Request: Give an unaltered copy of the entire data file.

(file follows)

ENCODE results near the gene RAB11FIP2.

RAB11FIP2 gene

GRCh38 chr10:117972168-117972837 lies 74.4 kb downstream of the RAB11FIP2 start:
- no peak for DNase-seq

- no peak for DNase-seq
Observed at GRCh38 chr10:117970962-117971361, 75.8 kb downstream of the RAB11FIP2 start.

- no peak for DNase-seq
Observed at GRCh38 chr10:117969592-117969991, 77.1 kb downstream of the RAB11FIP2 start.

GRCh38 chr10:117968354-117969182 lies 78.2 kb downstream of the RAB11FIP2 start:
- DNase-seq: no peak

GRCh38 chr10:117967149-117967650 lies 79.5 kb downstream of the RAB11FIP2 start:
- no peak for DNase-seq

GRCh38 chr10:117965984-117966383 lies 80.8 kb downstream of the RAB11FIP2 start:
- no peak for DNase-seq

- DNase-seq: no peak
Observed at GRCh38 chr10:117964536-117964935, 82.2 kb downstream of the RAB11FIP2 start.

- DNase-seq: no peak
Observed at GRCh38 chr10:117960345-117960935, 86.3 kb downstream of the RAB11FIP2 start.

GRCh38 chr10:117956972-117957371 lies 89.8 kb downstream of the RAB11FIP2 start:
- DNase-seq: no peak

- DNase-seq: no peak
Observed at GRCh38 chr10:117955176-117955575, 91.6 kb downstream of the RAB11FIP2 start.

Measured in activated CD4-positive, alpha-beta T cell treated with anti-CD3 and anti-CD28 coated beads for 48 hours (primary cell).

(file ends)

ENCODE results near the gene RAB11FIP2.

RAB11FIP2 gene

GRCh38 chr10:117972168-117972837 lies 74.4 kb downstream of the RAB11FIP2 start:
- no peak for DNase-seq

- no peak for DNase-seq
Observed at GRCh38 chr10:117970962-117971361, 75.8 kb downstream of the RAB11FIP2 start.

- no peak for DNase-seq
Observed at GRCh38 chr10:117969592-117969991, 77.1 kb downstream of the RAB11FIP2 start.

GRCh38 chr10:117968354-117969182 lies 78.2 kb downstream of the RAB11FIP2 start:
- DNase-seq: no peak

GRCh38 chr10:117967149-117967650 lies 79.5 kb downstream of the RAB11FIP2 start:
- no peak for DNase-seq

GRCh38 chr10:117965984-117966383 lies 80.8 kb downstream of the RAB11FIP2 start:
- no peak for DNase-seq

- DNase-seq: no peak
Observed at GRCh38 chr10:117964536-117964935, 82.2 kb downstream of the RAB11FIP2 start.

- DNase-seq: no peak
Observed at GRCh38 chr10:117960345-117960935, 86.3 kb downstream of the RAB11FIP2 start.

GRCh38 chr10:117956972-117957371 lies 89.8 kb downstream of the RAB11FIP2 start:
- DNase-seq: no peak

- DNase-seq: no peak
Observed at GRCh38 chr10:117955176-117955575, 91.6 kb downstream of the RAB11FIP2 start.

Measured in activated CD4-positive, alpha-beta T cell treated with anti-CD3 and anti-CD28 coated beads for 48 hours (primary cell).